I’ve said more than once that I am very partial to ghost stories, so I thought I’d talk about a few ghost films I particularly like, that you might want to check out. These are in no particular order of preference, and I make no claim to them being the best. They’re just movies I think are good examples of this genre. I have also tried to avoid some of the more obvious selections (ie Sixth Sense, The Others, etc.)

A Ghost Story (2017)

A Ghost Story

I have done a full review of this film elsewhere on this blog, so you can read that to know how very much I like this movie. If you ever want to watch it, you need to remember this – “A Ghost Story” is NOT a horror movie. I suppose you could call it a study of grief, of the soul, unfinished business, the nature of the afterlife. It’s a slow movie, with little action and little dialogue, but if you’re patient, you can experience something truly brilliant.

Dead of night (1945)

Dead of Night

This is a horror anthology, possibly even the first of its kind (though I’m not entirely sure about that.) It’s also very good, and surprisingly creepy. There is an overarching plot, as well as five stories told by various characters. Two of these involve ghosts. The first of these is quite sad – a woman meets a distressed young boy at a Christmas party. She consoles him and puts him to bed, before returning to the party. She is told that a boy of that name was murdered in the house by his sister. The second is the only comedic story in the film – two golfers play a game of golf over a woman they both care about. One wins by cheating, whereupon the other kills himself. The dead golfer returns as a ghost, insisting that the live golfer give up the woman or he’ll haunt him. The ghost then discovers he can’t seem to go away, the living man decides he will keep the woman anyway, however on the night of the wedding the living man makes himself disappear, leaving the ghost to woo the woman. This story is actually very funny.

Overall this is an excellent film and surprisingly disturbing for the time it was made. Watch it if you can.

The Stone Tape (1972)

The Stone Tape

The Stone Tape theory, or the residual haunting theory, was first proposed in the nineteenth century, and was the idea that hauntings were a form of recording imprinted on an environment which could then be played back. This was an attempt to explain why most ghostly sightings did not involve any interaction with the ‘ghost’, and often seemed to have the ghost or ghosts repeating a movement over and over.

This was the concept behind the 1972 made-for-tv film. Written by Nigel Kneale of Quatermass fame, it is an atmospheric and creepy look at the idea of a haunting being a recording of sorts, where an employee of an electronics firm believes if he can find the way an environment records an event then he can replicate this phenomenon and play it back at will. He thinks this will revolutionize the recording industry. Naturally this does not go according to plan. It seems that some people will partially or fully experience a haunting, whereas others might see and feel nothing at all. The ending of this story is truly terrifying, and I don’t want to give away spoilers. I would recommend that if you can find this, watch it. It is really worthwhile.

Carnival of souls (1962)

Carnival of Souls

This was a low-budget horror film, not getting much attention at the time of its release. However, it has grown a larger audience over the years, and is a superbly creepy ghost story. A survivor of a car accident moves to a new town, and is seemingly haunted by a ghostly apparition of a man with a dead white face. The woman experiences increasingly strange incidents and dreams, involving an abandoned carnival building outside of town to which she is inexplicably drawn. She has been told the carnival is locked down and entry is prohibited, but she eventually goes there. In tried and true horror fashion, this was not the wisest choice, though given the final solution to this story, you could ask the question whether the woman had any choice at all. Again, I don’t want to give away too many spoilers, but I can say this film will give you all the ghosts and ghouls you could desire. It’s definitely worth seeing.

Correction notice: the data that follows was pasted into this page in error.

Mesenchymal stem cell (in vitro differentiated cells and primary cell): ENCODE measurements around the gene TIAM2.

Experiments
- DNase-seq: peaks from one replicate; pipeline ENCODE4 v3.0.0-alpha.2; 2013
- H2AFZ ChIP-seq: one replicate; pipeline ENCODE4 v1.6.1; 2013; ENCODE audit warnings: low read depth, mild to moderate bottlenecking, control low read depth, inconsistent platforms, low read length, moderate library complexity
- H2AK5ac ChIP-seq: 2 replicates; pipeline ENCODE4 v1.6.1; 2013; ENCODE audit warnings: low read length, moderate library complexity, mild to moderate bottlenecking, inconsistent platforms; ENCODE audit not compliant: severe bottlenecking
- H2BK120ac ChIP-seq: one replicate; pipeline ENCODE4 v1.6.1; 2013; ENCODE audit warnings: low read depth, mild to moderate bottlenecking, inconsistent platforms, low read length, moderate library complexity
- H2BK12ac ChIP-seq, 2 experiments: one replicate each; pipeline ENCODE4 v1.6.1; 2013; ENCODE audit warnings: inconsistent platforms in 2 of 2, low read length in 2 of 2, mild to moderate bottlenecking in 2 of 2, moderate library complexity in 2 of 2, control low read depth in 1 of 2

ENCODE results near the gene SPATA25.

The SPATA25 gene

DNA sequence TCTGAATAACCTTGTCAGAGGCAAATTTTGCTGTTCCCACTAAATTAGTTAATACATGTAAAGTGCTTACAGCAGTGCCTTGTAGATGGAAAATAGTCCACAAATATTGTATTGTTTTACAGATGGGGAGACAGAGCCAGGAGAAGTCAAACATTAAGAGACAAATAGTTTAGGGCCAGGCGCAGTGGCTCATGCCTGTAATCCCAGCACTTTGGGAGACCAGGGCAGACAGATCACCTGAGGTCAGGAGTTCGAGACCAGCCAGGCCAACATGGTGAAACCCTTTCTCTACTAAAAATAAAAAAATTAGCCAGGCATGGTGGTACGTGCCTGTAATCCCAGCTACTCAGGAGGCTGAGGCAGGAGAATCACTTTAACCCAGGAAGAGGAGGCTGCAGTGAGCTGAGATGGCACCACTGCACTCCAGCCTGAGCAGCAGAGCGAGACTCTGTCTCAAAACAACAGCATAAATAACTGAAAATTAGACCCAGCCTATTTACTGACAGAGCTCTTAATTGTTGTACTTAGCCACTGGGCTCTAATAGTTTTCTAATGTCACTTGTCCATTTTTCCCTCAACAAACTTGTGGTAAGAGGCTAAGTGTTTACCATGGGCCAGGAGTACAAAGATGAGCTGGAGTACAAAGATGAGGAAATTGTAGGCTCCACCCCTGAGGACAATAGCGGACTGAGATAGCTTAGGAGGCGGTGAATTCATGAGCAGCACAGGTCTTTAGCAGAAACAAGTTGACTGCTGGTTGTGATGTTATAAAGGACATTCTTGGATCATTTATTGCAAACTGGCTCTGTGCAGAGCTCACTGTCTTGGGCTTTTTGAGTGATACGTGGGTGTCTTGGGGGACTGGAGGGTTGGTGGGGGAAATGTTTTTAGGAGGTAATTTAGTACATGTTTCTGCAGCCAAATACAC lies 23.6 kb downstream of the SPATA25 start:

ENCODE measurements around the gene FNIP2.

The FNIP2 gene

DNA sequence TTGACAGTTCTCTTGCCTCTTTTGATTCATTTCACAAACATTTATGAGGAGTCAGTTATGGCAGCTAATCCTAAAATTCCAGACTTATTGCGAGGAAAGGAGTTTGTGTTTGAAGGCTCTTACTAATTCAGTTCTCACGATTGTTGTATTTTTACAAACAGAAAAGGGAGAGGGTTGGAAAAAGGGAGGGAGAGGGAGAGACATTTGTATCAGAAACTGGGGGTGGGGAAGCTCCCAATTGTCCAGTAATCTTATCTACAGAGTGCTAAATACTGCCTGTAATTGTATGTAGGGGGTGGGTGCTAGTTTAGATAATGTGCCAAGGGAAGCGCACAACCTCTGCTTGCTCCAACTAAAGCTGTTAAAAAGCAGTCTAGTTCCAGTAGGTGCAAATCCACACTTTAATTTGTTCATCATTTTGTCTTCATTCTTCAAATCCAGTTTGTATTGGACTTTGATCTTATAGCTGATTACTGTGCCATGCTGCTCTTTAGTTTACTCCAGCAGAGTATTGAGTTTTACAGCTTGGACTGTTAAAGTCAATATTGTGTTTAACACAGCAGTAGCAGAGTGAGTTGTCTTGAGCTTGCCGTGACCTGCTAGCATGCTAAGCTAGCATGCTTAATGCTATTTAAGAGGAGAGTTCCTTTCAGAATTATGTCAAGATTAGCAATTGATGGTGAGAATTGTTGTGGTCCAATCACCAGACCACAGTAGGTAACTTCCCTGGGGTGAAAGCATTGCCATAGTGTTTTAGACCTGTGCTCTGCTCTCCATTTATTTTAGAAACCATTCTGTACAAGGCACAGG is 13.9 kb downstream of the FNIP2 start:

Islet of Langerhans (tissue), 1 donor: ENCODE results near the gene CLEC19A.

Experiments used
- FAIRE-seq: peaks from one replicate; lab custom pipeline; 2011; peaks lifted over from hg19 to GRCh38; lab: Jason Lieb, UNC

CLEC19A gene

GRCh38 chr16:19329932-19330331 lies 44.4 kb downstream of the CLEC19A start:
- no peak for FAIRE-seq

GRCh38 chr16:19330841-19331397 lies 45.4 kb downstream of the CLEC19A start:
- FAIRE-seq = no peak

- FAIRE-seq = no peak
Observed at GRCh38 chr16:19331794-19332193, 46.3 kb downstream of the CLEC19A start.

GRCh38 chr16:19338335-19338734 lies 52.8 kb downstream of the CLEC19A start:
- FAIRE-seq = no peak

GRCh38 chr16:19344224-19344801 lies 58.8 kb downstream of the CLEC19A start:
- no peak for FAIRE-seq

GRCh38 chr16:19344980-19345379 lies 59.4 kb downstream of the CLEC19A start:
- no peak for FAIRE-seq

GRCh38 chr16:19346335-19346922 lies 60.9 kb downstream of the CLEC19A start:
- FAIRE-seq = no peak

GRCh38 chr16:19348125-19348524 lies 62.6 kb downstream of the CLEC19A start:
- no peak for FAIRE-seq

Lake Mungo (2008)

Lake Mungo

This is an Australian movie and done in a mockumentary style. A family is being interviewed about the death of their daughter and the events that have occurred since. Alice, dead from a drowning accident, keeps on turning up in photos and video. The events appear to have a rational explanation, when Alice’s brother admits to having doctored the footage, in a skewed attempt to bring comfort to his family. It does appear that not all of the footage can be explained that way, especially when Alice’s own phone is recovered and shows a harbinger of death, that is the single creepiest image in this film.

I like it because I think it is presented in an interesting way. The mockumentary/found footage style is, of course, hardly new, but this was done very well and convincingly. You could really believe that this was a documentary you were watching. The dialogue was apparently improvised by the actors based on the outline of the story they were given, lending authenticity to the speech. It is less frightening and more unsettling, with its score and atmosphere lending an uneasy vibe to the whole movie.

So, if you haven’t seen any of these, I hope I have provided some suggestions for Hallowe’en viewing. If you can think of any ghost movies you particularly like, let me know.

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